Review by Frank Plowright
Those who’ve read André Juillard’s The Blue Notebook will be gratified to learn from the opening pages that Louise appears to have found a less obsessive boyfriend, but Juillard does himself no favours with this sentimental cameo. It instantly draws attention to his previous work, inviting a comparison that leaves After the Rain a distant second.
Abel Mias and Tristan Milea grew up together, and their childhood friendship survived the teen years to develop into a lifelong attachment. That is until the point eighteen months before the story begins when Tristan disappeared. In all that time Abel has received one vague note with no return address that explained very little. Chancing on a photography exhibition, though, he notices one of the images features Tristan, and a woman he knows as Clara.
Answers to his enquiries as to where the photograph was taken provide enough clues for Abel to inform his girlfriend that he intends to locate Tristan and Clara. This requires an admission that he’d been infatuated with Clara, a love that had been unreciprocated, before meeting Eve. The trail takes him to Florence, where he starts tracking down anyone who owns a yellow Fiat 500.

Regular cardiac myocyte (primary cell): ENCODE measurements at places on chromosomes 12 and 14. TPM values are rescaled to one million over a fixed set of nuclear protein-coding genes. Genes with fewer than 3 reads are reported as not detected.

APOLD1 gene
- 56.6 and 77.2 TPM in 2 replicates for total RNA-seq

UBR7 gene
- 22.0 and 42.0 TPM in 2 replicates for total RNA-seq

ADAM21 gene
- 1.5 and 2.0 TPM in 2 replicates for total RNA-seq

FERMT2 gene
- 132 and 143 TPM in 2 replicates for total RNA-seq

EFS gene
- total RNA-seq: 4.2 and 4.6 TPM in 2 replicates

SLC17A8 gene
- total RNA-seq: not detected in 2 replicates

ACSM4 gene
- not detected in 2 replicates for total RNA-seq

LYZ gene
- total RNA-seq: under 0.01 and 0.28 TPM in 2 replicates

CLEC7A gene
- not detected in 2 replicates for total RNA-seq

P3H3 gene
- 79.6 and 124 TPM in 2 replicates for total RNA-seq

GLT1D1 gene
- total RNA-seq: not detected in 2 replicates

When asked by Eve, Abel is hesitant to categorically deny he no longer feels anything for Clara. This aspect of the story’s primary romantic relationship is well delivered, but in the light of late revelations other elements don’t ring entirely true. The lack of emotional resonance handicaps the narrative, which is eventually neither fish nor fowl. It begins as something appearing to foster the refined characterisation of The Blue Notebook, but then becomes a mystery that finally takes an odd left turn into Hitchcock style adventure (although a little more brutal). Juillard perpetuates an air of impending menace well, but saves a not entirely plausible five page explanation for the final pages, and ends the book extremely abruptly.
On its own merits After the Rain is a middling story, with the greatest strength being Juillard’s exceptional art. He takes his lead from the ligne claire school with sparing use of shadow and spotted blacks, and convincingly creates a believable cast.
Anyone fluent in a European language is directed to Juillard’s two volume collaboration with Pierre Christin, Lena’s Trip. Also adult in the best sense of the term, it’s an intriguing present day mystery with a varied cast.